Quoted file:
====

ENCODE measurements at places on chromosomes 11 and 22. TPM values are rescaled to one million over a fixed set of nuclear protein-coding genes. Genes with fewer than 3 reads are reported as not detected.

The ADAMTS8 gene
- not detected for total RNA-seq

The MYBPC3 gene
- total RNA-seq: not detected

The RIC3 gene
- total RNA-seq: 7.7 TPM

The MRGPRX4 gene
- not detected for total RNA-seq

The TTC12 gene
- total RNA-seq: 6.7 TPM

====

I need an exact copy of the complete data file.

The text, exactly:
ENCODE measurements at places on chromosomes 11 and 22. TPM values are rescaled to one million over a fixed set of nuclear protein-coding genes. Genes with fewer than 3 reads are reported as not detected.

The ADAMTS8 gene
- not detected for total RNA-seq

The MYBPC3 gene
- total RNA-seq: not detected

The RIC3 gene
- total RNA-seq: 7.7 TPM

The MRGPRX4 gene
- not detected for total RNA-seq

The TTC12 gene
- total RNA-seq: 6.7 TPM